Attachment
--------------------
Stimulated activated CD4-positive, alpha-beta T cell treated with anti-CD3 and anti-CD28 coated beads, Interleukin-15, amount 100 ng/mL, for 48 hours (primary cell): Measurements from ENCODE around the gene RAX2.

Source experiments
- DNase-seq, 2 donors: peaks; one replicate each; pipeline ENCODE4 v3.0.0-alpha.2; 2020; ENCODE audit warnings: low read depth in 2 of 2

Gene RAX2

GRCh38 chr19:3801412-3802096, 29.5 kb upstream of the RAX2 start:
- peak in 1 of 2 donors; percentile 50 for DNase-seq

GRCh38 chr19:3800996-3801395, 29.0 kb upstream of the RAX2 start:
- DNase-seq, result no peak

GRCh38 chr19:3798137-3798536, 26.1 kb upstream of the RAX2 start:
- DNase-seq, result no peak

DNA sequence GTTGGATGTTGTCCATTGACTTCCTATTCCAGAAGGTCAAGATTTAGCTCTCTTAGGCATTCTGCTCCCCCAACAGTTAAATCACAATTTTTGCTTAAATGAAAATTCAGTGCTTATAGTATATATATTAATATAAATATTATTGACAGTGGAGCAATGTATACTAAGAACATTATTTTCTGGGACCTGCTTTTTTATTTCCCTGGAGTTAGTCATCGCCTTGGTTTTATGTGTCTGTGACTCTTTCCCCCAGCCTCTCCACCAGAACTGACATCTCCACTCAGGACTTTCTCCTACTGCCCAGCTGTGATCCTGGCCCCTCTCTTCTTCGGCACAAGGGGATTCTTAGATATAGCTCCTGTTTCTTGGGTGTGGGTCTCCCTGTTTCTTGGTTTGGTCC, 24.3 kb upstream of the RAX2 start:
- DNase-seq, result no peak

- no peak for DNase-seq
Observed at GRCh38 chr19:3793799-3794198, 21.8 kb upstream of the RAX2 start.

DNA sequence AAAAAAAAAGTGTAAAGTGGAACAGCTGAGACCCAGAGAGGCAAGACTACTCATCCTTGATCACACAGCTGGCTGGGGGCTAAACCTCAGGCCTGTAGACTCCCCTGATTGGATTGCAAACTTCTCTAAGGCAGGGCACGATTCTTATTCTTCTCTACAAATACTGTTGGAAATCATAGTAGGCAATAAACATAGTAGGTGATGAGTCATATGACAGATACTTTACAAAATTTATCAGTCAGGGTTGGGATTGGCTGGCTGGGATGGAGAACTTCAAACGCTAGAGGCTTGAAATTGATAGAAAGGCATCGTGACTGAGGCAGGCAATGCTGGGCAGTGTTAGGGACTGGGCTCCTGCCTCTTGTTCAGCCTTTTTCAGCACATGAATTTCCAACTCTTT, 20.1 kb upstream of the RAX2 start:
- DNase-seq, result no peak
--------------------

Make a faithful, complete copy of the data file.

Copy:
Stimulated activated CD4-positive, alpha-beta T cell treated with anti-CD3 and anti-CD28 coated beads, Interleukin-15, amount 100 ng/mL, for 48 hours (primary cell): Measurements from ENCODE around the gene RAX2.

Source experiments
- DNase-seq, 2 donors: peaks; one replicate each; pipeline ENCODE4 v3.0.0-alpha.2; 2020; ENCODE audit warnings: low read depth in 2 of 2

Gene RAX2

GRCh38 chr19:3801412-3802096, 29.5 kb upstream of the RAX2 start:
- peak in 1 of 2 donors; percentile 50 for DNase-seq

GRCh38 chr19:3800996-3801395, 29.0 kb upstream of the RAX2 start:
- DNase-seq, result no peak

GRCh38 chr19:3798137-3798536, 26.1 kb upstream of the RAX2 start:
- DNase-seq, result no peak

DNA sequence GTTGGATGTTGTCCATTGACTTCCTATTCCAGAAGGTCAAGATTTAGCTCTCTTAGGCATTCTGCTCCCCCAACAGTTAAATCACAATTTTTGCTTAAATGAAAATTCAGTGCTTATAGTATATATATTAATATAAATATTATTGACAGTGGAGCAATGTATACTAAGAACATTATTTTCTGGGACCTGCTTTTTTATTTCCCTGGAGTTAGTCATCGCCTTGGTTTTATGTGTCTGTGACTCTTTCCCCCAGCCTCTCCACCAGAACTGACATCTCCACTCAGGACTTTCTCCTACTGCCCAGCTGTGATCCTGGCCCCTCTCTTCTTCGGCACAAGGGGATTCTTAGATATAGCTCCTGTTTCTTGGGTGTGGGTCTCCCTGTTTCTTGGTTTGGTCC, 24.3 kb upstream of the RAX2 start:
- DNase-seq, result no peak

- no peak for DNase-seq
Observed at GRCh38 chr19:3793799-3794198, 21.8 kb upstream of the RAX2 start.

DNA sequence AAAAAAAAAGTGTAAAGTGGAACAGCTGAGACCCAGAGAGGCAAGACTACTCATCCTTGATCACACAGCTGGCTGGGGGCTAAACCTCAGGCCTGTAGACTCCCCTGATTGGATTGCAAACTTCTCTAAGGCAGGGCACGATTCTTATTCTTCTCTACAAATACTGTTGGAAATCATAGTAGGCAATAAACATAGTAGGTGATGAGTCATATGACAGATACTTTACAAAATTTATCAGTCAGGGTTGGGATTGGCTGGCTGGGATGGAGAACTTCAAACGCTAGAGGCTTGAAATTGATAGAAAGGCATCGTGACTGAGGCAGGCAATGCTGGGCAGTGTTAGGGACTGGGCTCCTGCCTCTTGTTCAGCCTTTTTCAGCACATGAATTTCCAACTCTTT, 20.1 kb upstream of the RAX2 start:
- DNase-seq, result no peak